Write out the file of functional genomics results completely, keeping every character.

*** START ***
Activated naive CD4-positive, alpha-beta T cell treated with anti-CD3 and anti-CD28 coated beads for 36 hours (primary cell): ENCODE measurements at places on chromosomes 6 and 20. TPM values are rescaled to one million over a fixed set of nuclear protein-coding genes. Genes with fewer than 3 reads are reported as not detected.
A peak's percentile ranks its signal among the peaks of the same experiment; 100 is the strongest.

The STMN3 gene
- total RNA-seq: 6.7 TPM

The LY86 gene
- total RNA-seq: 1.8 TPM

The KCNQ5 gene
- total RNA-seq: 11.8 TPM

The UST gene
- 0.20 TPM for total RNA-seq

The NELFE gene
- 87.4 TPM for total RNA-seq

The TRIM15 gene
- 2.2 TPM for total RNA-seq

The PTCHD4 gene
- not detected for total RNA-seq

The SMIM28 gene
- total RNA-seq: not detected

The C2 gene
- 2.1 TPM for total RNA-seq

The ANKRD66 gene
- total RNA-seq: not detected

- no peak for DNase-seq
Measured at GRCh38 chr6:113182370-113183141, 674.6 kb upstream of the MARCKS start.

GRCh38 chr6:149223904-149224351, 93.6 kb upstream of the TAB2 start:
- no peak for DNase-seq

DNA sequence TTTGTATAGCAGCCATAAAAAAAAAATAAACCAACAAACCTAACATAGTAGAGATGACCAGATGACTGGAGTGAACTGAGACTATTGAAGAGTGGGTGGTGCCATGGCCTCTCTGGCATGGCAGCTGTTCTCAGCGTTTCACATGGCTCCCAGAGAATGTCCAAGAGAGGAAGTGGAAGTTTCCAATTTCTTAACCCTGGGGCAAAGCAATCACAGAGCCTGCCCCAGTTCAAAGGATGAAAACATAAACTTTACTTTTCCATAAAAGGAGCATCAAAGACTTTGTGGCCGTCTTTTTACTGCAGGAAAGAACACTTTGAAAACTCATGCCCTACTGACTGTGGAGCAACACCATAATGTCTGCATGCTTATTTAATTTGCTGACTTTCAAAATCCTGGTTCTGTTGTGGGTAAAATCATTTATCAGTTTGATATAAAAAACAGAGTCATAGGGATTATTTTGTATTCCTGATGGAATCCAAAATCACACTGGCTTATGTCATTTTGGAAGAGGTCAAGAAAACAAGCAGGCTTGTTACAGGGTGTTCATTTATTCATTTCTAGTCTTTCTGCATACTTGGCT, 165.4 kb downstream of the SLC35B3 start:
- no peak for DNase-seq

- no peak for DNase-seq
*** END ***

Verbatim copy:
Activated naive CD4-positive, alpha-beta T cell treated with anti-CD3 and anti-CD28 coated beads for 36 hours (primary cell): ENCODE measurements at places on chromosomes 6 and 20. TPM values are rescaled to one million over a fixed set of nuclear protein-coding genes. Genes with fewer than 3 reads are reported as not detected.
A peak's percentile ranks its signal among the peaks of the same experiment; 100 is the strongest.

The STMN3 gene
- total RNA-seq: 6.7 TPM

The LY86 gene
- total RNA-seq: 1.8 TPM

The KCNQ5 gene
- total RNA-seq: 11.8 TPM

The UST gene
- 0.20 TPM for total RNA-seq

The NELFE gene
- 87.4 TPM for total RNA-seq

The TRIM15 gene
- 2.2 TPM for total RNA-seq

The PTCHD4 gene
- not detected for total RNA-seq

The SMIM28 gene
- total RNA-seq: not detected

The C2 gene
- 2.1 TPM for total RNA-seq

The ANKRD66 gene
- total RNA-seq: not detected

- no peak for DNase-seq
Measured at GRCh38 chr6:113182370-113183141, 674.6 kb upstream of the MARCKS start.

GRCh38 chr6:149223904-149224351, 93.6 kb upstream of the TAB2 start:
- no peak for DNase-seq

DNA sequence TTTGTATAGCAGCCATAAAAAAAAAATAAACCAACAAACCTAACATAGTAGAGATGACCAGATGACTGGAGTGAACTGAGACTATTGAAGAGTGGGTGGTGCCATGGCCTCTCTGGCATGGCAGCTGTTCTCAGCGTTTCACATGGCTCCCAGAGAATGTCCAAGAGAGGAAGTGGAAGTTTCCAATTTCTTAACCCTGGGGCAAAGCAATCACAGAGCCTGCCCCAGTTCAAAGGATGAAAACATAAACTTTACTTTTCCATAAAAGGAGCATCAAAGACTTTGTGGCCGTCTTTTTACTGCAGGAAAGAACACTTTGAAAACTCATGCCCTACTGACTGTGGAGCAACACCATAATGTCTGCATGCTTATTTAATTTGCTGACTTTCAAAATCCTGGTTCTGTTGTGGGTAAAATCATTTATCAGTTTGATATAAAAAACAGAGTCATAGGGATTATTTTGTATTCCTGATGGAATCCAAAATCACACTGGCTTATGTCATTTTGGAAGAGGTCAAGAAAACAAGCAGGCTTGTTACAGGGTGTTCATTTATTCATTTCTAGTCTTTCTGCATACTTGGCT, 165.4 kb downstream of the SLC35B3 start:
- no peak for DNase-seq

- no peak for DNase-seq